2012-2013 has been an incredible school year! We are not quite finished yet, but we are close and I’m in awe of how amazing the year has been. Truly this kind of beginning for our homeschool experience is amazing. While this is not the entire first exposure to homeschool as we did start with Sonlight Core P3/4: Fiction, Fairy Tales and Fun for Little Learners, this is different. P3/4 was basically a book list to read and they are great books but I’m delighted to have gone deeper with similar books and really watch my young preschooler’s mind fly, and that is what we are doing with Memoria Press Junior Kindergarten. (We also have P4/5: Exploring God’s World that we are doing loosely as of January, but that’s just more good books for us, our “school” is without question MP Jr. K.)
Memoria Press has spent the last few years developing full curriculum packages to provide a classical Christian education with complete lesson plans. Many products included are Memoria Press originals and other quality publishers such as Rod & Staff have contributed. The lesson plans have daily check boxes but can easily be reused for later children so families are in luck with only the need to repurchase consumables as each year goes by to the next child. This is not a tell ‘em what to do and walk away curriculum. It is very parent/teacher involved and is fun for everyone involved. This Jr. K curriculum is brand new and absolutely wonderful.
I received a portion of this product free for the purpose of reviewing it. See full disclosure at close of post or read my disclosure policy for more details. *Thanks to Memoria Press for providing material for review.*
The first thing that makes my experience a little different is that I went ahead and started the year when my young preschooler was three years old (she will turn four at the end of July in a few months). I was told at the offset that Jr. K is intended for 4-5 year olds and that I might want to wait, but after going back and forth a bunch I decided that I thought she really was ready to at least try. After all, what was the worst case scenario — we wait and try again next year? So we jumped in with lots of excitement! The best part is, that excitement has held.
Now, I want to tell you all about my experience, but it’s going to take me a bit so stick with me! There is so much to tell, and it is truly fantastic. First we have the Memoria Press Classical Core Curriculum Junior Kindergarten Lesson Plans For One Year
Based on years of research, Memoria Press is pleased to offer the first year of our planned Junior K-12 classical curriculum. By following the daily lesson plans in our full year Curriculum Guide, you will have every tool you need to give your child the very best education possible.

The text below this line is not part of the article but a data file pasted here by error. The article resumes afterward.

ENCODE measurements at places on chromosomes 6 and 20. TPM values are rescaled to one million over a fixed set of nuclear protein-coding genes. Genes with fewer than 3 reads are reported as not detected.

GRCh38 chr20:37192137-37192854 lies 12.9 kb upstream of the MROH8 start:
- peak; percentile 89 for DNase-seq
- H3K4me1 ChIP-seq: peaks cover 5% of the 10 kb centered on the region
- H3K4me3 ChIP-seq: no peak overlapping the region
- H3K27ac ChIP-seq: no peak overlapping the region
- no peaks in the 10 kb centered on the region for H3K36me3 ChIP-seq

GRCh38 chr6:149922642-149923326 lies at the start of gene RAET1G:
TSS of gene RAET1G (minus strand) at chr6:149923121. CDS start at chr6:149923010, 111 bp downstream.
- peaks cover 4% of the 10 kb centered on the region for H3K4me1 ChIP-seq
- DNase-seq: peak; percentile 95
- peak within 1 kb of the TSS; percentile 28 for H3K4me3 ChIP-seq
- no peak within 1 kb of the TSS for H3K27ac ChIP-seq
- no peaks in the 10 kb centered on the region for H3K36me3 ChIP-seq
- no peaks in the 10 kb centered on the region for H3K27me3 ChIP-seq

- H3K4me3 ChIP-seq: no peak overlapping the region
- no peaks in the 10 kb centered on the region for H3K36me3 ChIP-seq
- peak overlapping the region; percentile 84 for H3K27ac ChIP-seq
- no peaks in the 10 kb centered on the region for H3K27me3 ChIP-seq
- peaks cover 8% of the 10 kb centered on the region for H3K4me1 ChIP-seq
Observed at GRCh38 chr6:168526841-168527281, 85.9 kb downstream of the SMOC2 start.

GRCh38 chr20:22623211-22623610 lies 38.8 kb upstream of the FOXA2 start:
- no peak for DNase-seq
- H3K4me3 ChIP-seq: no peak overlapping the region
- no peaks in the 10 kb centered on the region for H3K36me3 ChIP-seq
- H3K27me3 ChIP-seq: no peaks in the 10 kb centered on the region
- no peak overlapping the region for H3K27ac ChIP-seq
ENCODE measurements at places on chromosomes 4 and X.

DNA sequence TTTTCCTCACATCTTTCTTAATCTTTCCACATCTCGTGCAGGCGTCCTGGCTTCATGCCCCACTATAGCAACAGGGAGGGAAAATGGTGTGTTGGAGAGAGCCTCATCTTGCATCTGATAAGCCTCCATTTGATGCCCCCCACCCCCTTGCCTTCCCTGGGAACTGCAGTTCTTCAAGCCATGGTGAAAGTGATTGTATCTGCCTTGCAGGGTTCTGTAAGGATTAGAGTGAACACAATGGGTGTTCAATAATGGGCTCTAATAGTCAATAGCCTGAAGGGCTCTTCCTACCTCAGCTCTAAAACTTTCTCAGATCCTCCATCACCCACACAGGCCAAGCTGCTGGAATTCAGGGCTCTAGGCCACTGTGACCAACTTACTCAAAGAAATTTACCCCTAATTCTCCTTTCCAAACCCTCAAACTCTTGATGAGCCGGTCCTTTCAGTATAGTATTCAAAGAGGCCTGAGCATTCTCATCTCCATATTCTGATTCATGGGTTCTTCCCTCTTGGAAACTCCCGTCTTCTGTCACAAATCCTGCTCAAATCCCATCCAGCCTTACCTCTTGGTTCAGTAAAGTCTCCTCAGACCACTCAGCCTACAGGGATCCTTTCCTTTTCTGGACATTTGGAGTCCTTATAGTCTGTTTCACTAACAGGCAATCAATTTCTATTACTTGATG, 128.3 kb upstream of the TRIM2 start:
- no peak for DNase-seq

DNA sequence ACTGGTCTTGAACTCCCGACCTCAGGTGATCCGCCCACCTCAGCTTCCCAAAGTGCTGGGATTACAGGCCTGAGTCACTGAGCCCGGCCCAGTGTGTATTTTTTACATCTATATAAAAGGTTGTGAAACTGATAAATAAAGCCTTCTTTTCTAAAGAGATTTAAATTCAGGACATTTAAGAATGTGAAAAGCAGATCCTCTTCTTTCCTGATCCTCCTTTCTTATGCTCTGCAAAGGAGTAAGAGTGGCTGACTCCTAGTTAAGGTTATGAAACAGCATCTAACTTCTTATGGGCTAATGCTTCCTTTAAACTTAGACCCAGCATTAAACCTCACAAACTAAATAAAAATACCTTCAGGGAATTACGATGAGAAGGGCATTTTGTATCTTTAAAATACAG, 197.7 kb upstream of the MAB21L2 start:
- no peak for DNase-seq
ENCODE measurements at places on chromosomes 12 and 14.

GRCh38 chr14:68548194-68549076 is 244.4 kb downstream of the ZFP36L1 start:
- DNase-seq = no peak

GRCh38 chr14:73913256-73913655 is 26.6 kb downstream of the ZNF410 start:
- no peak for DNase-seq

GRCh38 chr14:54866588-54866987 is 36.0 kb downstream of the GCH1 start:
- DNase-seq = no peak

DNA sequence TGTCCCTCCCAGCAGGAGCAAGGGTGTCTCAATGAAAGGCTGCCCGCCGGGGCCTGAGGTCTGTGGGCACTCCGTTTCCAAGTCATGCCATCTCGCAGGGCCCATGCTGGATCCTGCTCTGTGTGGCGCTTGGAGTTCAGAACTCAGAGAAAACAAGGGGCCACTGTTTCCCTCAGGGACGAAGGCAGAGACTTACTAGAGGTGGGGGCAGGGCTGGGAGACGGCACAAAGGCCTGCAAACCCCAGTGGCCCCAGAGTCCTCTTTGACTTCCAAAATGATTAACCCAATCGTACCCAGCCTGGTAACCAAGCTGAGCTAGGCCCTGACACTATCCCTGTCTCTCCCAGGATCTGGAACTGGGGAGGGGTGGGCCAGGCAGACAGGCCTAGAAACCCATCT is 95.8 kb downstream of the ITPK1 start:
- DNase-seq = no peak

On the first page you have the checklist of the main books for the curriculm including the Manual, Alphabet Books 1 & 2, Wall Charts, Alphabet Coloring Book, Rod & Staff Counting With Numbers, Inside & Ouside and Memoria Press Numbers Coloring Book, Supplemental Read-Aloud Pictures Books Set*, Richard Scarry’s Mother Goose, Hailstone and Halibut Bones by Mary O’Neill, Prayers for Children, illustrated by Eloise Wilkin and lastly Big Thoughts for Little People by Kenneth N. Taylor.
*The picture book set is listed as optional, but really the entirety of your literature lesson depends on it. So if you are not going to buy them you have to at least acquire the books from the library as they are needed on their one week.
Next in the manual you have an introduction page that gives a bit of history inspiration for the Jr K set. This is followed by “teaching guidelines” that touch on each subject briefly. Then there is a two page blank spread with some planning sheets. I personally haven’t chosen to use these as I do most of my planning on Pintrest or I write directly on the week in question’s blank space below the lesson plans. But this looks like it would be a great tool to get super organized. After this we jump right in with the first lesson on Week 1, Day 1. There are 33 weeks with two days a week planned out. We have varied in our Blossom School. Some weeks we do it all in one day, some weeks it takes four or five days depending on what extras and preschool printables I am deciding to add in to continue on the theme.
The sections of a typical day include Prayer, Devotion, Recitation, Calendar, Alphabet Lesson/Handwriting, Show & Tell, Math/Number Lesson, Activity/Craft, Literature, Music, Poetry, Traditional Games, Enrichment and Closing Prayer. Next to each subject there is also a suggested time for each activity (10-30 minutes). Then there is a good bit of blank space on the second page at the bottom is where I enjoy writing my notes: other add-on books I want us to read, what CD or mp3 I have the music on, preschool printables to go along with a theme and where I found them and on and on.